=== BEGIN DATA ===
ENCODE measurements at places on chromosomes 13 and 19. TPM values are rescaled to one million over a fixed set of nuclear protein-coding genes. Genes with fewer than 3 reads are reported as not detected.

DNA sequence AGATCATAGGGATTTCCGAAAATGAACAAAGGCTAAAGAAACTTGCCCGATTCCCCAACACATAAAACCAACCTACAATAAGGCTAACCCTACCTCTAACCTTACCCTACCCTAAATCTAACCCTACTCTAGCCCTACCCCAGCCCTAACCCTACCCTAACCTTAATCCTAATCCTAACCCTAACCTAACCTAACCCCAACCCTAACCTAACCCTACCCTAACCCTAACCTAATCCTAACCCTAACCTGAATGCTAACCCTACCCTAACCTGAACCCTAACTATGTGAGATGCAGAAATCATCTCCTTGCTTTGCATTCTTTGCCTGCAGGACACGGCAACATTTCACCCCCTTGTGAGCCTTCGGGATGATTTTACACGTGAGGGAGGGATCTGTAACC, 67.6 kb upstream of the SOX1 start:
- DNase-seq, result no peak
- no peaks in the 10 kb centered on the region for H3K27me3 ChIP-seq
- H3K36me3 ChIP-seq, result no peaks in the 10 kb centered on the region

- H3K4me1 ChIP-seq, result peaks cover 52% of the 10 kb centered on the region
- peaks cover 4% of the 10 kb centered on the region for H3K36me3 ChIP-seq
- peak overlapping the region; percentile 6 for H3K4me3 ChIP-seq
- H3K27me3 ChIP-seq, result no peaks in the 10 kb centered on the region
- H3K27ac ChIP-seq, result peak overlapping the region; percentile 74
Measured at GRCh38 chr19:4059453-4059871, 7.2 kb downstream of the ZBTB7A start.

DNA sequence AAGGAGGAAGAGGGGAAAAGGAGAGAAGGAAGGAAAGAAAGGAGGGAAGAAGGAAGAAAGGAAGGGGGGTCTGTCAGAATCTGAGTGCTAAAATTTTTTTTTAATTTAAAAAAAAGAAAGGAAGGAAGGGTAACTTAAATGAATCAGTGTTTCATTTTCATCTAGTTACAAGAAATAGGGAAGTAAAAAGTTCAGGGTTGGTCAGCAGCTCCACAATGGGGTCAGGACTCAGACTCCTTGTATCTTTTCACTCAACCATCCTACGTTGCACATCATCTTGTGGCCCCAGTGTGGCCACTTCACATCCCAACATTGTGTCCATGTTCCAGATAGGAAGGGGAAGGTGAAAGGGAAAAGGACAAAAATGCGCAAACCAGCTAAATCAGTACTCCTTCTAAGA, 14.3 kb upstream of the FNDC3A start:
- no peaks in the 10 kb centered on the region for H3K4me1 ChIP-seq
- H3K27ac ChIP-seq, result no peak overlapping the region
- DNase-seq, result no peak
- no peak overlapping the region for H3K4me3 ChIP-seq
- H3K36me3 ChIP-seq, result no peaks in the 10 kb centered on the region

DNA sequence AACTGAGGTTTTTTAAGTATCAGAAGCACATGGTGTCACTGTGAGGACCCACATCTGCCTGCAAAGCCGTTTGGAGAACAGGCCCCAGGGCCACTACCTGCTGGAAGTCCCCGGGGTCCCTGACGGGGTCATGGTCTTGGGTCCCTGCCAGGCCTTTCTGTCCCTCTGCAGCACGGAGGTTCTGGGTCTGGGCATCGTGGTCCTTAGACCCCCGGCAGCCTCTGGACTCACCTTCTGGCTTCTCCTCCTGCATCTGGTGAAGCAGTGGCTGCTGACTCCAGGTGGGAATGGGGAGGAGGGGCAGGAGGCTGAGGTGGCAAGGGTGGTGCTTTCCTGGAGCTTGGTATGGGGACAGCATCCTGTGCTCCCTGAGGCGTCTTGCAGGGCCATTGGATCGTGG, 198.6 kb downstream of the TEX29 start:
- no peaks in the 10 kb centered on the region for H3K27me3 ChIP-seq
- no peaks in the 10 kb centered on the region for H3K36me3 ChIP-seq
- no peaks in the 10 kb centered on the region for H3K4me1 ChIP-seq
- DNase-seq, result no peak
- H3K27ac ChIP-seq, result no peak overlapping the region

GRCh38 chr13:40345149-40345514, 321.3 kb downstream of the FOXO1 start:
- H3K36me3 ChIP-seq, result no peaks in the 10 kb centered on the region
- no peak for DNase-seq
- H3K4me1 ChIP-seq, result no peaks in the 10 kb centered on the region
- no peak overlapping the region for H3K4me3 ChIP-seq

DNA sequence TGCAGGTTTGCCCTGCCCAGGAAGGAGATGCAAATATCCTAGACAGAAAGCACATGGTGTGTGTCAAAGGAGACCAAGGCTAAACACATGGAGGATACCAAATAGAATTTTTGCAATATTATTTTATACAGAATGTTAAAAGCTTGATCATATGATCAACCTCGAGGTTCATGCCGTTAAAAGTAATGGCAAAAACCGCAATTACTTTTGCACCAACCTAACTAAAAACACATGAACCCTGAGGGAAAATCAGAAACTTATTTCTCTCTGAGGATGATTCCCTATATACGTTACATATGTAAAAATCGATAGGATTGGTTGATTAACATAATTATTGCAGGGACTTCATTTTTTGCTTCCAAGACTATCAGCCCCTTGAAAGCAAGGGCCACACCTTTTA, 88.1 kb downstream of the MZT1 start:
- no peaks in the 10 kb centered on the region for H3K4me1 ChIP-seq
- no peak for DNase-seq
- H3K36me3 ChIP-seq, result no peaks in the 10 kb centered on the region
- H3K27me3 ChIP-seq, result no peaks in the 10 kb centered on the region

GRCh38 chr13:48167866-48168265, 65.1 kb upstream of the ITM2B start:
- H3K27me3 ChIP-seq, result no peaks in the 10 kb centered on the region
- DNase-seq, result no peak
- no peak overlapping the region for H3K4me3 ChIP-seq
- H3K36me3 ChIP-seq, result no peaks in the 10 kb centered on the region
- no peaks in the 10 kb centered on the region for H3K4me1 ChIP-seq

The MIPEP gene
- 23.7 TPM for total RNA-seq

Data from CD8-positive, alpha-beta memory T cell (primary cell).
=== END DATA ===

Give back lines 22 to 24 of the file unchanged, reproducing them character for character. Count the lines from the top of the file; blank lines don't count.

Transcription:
- DNase-seq, result no peak
- H3K27ac ChIP-seq, result no peak overlapping the region

GRCh38 chr13:40345149-40345514, 321.3 kb downstream of the FOXO1 start: